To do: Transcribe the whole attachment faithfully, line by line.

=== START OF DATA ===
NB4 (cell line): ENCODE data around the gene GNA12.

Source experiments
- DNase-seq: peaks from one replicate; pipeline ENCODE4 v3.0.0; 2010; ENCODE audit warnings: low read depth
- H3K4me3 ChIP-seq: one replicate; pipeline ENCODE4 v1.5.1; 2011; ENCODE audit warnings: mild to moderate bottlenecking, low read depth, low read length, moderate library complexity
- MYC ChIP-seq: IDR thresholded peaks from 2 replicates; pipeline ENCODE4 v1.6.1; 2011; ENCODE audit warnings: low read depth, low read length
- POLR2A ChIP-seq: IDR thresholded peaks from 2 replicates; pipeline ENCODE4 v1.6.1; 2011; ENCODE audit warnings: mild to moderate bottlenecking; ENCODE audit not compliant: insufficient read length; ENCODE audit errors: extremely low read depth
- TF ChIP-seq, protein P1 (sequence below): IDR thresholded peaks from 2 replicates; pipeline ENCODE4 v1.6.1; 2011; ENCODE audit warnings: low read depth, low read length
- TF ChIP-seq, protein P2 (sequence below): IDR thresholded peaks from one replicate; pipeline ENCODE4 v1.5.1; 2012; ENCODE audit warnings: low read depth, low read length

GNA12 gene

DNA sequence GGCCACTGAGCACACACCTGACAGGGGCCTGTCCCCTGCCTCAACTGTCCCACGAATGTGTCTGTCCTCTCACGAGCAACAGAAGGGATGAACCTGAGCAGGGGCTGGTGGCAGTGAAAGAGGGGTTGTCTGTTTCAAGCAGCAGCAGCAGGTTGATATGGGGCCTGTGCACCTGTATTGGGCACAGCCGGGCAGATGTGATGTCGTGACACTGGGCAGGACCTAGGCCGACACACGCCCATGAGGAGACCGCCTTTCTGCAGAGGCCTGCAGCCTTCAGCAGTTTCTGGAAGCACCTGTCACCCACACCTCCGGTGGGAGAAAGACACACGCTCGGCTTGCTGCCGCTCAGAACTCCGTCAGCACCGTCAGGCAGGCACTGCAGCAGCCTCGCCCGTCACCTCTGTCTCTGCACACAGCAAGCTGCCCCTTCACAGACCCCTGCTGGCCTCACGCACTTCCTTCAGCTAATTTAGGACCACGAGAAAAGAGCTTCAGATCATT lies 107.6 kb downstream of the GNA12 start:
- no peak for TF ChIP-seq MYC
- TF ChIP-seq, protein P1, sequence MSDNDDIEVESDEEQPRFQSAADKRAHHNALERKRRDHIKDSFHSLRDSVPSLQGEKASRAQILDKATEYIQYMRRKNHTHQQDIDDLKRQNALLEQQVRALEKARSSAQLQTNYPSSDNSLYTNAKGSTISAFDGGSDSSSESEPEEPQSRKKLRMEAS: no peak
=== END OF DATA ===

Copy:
NB4 (cell line): ENCODE data around the gene GNA12.

Source experiments
- DNase-seq: peaks from one replicate; pipeline ENCODE4 v3.0.0; 2010; ENCODE audit warnings: low read depth
- H3K4me3 ChIP-seq: one replicate; pipeline ENCODE4 v1.5.1; 2011; ENCODE audit warnings: mild to moderate bottlenecking, low read depth, low read length, moderate library complexity
- MYC ChIP-seq: IDR thresholded peaks from 2 replicates; pipeline ENCODE4 v1.6.1; 2011; ENCODE audit warnings: low read depth, low read length
- POLR2A ChIP-seq: IDR thresholded peaks from 2 replicates; pipeline ENCODE4 v1.6.1; 2011; ENCODE audit warnings: mild to moderate bottlenecking; ENCODE audit not compliant: insufficient read length; ENCODE audit errors: extremely low read depth
- TF ChIP-seq, protein P1 (sequence below): IDR thresholded peaks from 2 replicates; pipeline ENCODE4 v1.6.1; 2011; ENCODE audit warnings: low read depth, low read length
- TF ChIP-seq, protein P2 (sequence below): IDR thresholded peaks from one replicate; pipeline ENCODE4 v1.5.1; 2012; ENCODE audit warnings: low read depth, low read length

GNA12 gene

DNA sequence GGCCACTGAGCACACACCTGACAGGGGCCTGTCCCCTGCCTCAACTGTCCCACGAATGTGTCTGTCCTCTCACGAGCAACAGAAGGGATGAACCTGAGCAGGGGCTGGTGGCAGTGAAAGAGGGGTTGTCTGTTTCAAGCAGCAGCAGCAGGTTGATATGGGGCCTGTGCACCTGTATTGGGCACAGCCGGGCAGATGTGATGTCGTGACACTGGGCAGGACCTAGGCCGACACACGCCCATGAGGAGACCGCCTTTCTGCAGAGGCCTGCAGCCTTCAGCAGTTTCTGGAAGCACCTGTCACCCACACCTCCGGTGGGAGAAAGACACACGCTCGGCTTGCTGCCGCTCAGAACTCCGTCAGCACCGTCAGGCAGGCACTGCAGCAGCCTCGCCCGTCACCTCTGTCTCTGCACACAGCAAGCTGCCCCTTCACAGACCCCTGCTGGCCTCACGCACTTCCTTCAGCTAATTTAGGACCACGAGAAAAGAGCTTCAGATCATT lies 107.6 kb downstream of the GNA12 start:
- no peak for TF ChIP-seq MYC
- TF ChIP-seq, protein P1, sequence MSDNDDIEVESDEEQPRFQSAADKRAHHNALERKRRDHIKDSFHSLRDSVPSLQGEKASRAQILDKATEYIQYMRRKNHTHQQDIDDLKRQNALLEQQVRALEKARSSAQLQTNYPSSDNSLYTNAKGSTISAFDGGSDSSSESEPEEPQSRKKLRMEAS: no peak